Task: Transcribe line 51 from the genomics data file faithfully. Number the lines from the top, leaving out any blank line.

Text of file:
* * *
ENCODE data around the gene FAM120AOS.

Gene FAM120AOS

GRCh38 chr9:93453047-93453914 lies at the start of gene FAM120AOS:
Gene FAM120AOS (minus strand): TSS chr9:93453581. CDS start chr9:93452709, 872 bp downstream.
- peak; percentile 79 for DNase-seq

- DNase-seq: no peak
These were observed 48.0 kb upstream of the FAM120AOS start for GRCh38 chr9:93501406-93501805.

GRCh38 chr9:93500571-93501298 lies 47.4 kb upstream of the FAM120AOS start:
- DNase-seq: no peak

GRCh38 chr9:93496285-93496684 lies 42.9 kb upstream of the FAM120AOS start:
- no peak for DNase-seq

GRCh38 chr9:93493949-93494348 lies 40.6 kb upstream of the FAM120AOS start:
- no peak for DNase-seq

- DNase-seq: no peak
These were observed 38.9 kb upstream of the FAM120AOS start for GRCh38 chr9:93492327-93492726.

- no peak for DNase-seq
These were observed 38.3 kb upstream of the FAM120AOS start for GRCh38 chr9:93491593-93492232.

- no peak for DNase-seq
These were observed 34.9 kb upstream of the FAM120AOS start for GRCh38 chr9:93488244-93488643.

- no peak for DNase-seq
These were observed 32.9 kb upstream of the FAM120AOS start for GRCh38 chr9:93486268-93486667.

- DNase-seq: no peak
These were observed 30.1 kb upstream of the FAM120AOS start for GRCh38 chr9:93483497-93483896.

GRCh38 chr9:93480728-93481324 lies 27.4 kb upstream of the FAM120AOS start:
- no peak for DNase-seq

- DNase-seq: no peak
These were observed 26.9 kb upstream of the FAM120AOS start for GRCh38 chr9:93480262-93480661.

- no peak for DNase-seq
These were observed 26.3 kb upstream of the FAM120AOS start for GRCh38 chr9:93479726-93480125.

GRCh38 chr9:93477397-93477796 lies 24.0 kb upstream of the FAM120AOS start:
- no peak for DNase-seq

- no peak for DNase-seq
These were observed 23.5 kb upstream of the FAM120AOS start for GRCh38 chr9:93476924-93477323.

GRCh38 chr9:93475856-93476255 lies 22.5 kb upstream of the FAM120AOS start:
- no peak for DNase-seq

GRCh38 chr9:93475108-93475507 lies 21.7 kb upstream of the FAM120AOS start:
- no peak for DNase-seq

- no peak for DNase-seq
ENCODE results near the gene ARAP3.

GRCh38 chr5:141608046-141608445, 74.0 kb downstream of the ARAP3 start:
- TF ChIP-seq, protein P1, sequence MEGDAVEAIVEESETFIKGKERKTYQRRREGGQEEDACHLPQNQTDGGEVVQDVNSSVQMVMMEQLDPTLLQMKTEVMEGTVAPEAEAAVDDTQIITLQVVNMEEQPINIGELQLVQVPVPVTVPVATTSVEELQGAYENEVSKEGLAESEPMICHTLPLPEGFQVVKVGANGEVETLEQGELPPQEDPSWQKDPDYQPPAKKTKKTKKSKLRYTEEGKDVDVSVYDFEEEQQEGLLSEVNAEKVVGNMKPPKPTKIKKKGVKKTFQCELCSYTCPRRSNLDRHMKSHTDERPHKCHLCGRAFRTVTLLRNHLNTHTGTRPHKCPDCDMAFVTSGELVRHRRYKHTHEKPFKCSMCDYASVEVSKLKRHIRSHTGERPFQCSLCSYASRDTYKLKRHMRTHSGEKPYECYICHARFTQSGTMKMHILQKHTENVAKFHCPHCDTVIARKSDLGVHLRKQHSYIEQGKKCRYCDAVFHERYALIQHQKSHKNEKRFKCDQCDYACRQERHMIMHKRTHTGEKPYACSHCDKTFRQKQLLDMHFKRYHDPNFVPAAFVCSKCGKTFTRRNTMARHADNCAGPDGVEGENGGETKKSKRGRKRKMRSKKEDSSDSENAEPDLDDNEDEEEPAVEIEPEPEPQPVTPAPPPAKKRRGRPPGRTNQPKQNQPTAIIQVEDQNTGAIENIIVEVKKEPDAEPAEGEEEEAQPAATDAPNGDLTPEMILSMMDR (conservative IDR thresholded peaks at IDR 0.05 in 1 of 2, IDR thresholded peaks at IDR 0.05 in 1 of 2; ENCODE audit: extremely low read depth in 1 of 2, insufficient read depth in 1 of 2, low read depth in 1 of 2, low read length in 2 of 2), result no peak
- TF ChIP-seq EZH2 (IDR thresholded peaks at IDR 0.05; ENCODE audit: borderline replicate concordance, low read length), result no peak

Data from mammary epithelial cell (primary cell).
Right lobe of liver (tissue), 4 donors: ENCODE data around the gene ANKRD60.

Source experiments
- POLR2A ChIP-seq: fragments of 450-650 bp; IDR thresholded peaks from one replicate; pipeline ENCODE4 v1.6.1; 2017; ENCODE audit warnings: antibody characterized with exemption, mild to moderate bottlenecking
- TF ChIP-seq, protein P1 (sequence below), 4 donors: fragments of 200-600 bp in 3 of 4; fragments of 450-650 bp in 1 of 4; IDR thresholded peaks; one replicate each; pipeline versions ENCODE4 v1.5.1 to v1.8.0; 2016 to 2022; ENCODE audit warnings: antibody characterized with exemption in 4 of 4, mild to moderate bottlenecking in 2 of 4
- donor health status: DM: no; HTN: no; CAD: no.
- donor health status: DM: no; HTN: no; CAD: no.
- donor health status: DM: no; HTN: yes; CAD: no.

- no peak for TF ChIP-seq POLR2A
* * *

- no peak for TF ChIP-seq POLR2A